We agree on several things. The fate of Iraq’s transition is yet to be determined, and the possible outcomes range from democracy to civil war. It is strongly in the American interest, morally and strategically, to help Iraq build a democracy. That is what the majority of Iraqis want (though they have vastly different visions of “democracy”), and many have risked or given their lives in that quest.
There is progress in incorporating Sunnis. But the United States waited much too long to pursue this and has paid a heavy price for this miscalculation. You reflect a common misunderstanding that incorporation is just a matter of numbers. Sunnis do not find comfort merely because there are “six Sunnis” in the government. The question is which Sunnis, chosen by whom? They must be chosen by and seen to represent the principal Sunni political, tribal, and religious constituencies. That is only beginning to happen now.
As for Iraq today being such a model of “consensus with minorities,” why then are religious minorities, particularly Christian minorities, so fearful for their status? Why are Iraqi women protesting in the streets over proposals to roll back their hard-earned rights to equality and to impose Islamic Sharia law in family and personal matters?
I think President Bush (and many of his officials) wants in principle to promote democracy in Iraq and the Middle East. But it is hard to convince people of that when we scheme and manipulate to shape the election outcome; when we obsess about keeping to a fixed transition schedule, and then panic at the prospect that the schedule will tilt the electoral playing field to anti-American political forces.
How can the administration parade the Jan. 30 election results as a great American triumph for democracy in Iraq when—as Seymour Hersh reports in this week’s New Yorker—it tried to secretly funnel large amounts of campaign cash to the flailing electoral campaign of the interim prime minister we chose, Iyad Allawi? Hersh’s account raises disturbing questions that must be answered: Did the administration (or some rogue piece of it) proceed covertly to pour money and technical help into Allawi’s campaign, despite our professions of faith in Iraq’s democratic process and congressional objections to our interfering in this way? What was the scope of electoral fraud, and what, if any, involvement did covert American operatives have in it? We need an independent congressional investigation to determine these answers. And we need the Congress and the American media to exercise more vigorous oversight if the quality of our own democracy is not to become a casualty of our effort to “build democracy in Iraq.”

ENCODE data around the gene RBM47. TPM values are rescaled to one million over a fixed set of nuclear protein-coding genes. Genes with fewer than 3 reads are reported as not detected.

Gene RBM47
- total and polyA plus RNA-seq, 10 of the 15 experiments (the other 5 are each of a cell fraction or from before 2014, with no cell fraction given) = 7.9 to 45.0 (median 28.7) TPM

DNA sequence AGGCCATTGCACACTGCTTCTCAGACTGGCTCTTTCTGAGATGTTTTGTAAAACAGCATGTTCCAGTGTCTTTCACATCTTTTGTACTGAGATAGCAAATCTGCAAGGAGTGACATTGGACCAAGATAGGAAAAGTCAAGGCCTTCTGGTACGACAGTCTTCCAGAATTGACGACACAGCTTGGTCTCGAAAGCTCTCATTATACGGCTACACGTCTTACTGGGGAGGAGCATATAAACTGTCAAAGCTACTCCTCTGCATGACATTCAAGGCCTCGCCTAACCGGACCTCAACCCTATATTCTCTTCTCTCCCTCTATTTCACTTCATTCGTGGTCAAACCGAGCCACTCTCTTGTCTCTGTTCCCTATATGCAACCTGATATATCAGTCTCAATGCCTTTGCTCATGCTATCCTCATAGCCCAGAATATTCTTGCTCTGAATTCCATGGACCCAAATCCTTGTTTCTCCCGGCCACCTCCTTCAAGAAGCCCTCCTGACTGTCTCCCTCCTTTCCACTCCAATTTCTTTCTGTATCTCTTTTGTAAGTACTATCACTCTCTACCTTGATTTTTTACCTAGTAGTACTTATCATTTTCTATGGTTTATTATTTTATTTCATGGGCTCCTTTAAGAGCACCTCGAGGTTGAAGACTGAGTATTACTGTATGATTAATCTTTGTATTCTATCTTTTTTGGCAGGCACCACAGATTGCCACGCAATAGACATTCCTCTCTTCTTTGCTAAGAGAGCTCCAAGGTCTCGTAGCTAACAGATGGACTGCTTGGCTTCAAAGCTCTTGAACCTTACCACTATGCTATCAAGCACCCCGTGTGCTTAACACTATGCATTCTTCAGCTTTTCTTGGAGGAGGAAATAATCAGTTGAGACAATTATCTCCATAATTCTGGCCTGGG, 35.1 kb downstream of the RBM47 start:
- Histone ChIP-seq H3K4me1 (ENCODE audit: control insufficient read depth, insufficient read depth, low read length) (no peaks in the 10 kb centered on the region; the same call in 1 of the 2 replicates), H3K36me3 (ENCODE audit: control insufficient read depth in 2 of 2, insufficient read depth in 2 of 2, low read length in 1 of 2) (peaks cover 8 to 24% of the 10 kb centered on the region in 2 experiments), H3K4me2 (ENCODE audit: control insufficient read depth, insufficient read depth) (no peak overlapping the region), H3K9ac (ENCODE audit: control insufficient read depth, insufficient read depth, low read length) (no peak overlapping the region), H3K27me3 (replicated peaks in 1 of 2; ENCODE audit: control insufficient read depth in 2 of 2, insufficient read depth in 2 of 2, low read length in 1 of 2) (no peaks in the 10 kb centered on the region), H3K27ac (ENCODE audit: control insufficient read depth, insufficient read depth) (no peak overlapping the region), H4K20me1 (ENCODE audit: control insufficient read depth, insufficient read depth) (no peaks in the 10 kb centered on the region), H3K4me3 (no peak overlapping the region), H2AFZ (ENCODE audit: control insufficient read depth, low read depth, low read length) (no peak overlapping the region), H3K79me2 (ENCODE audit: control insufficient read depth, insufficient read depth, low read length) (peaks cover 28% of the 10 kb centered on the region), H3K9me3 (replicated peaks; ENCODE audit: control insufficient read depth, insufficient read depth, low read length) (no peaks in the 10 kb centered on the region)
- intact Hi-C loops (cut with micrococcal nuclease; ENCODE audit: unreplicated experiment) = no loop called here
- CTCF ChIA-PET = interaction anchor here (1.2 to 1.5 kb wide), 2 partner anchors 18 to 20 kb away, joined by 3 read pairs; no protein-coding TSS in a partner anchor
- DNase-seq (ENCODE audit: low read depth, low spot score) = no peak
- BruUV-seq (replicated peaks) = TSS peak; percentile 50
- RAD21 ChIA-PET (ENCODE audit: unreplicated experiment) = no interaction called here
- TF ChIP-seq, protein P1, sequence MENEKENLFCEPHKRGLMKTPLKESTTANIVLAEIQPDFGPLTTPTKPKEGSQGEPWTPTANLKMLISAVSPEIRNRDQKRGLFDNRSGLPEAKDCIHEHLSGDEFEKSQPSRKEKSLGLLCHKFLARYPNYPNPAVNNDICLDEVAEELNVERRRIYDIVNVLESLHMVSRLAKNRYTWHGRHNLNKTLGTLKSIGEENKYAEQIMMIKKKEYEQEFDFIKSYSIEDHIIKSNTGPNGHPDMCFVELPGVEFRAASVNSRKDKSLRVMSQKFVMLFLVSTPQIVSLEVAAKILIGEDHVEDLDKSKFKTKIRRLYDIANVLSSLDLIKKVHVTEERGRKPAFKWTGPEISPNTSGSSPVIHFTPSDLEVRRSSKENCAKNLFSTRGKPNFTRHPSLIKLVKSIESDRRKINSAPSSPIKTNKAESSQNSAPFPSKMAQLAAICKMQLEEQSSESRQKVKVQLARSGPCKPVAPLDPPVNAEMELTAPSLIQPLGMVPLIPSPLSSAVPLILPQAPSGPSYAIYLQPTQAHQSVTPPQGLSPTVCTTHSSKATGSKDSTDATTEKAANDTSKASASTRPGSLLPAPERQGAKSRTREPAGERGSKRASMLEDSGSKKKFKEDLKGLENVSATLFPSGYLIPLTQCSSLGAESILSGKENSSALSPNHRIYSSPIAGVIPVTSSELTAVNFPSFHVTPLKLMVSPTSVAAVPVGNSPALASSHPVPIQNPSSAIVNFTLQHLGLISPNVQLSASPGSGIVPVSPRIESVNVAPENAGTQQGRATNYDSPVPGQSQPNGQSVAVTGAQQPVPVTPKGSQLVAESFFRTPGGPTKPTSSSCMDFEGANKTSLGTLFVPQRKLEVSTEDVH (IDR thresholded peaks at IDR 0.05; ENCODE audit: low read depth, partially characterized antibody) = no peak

There is another way we could fail in Iraq. That would be for the pro-Iranian Islamic fundamentalists (the most militant among the ruling Shiite alliance) to conquer power through political force, intimidation, and intrigue, like the Leninists of a previous era. That has begun to happen in Iraq, with the steadily rising power of SCIRI (the Supreme Council for the Islamic Revolution in Iraq—so named for a reason) and its 15,000-man militia, the Badr Organization (trained in Iran by the Revolutionary Guards). Adding to the danger is the growing mobilization of other militant Islamist militias. Perhaps that was one reason why the administration tried covertly to rescue Allawi’s campaign. It is another sign of this administration’s incompetence and duplicity that the very prospect it has most feared has been advanced by its bungling. To your list of possible disastrous political outcomes, one could add the prospect of the United States giving more than 2,000 lives, spending hundreds of billions of dollars, and hollowing out our military readiness so that pro-Iranian Shiite theocrats could seize power in Baghdad.
Yes, Dan: The jury is still out. I don’t know which way Iraq will tilt. But the American public needs and deserves a full and truthful account of what we have done, what we are doing, and what our strategy is for “success.”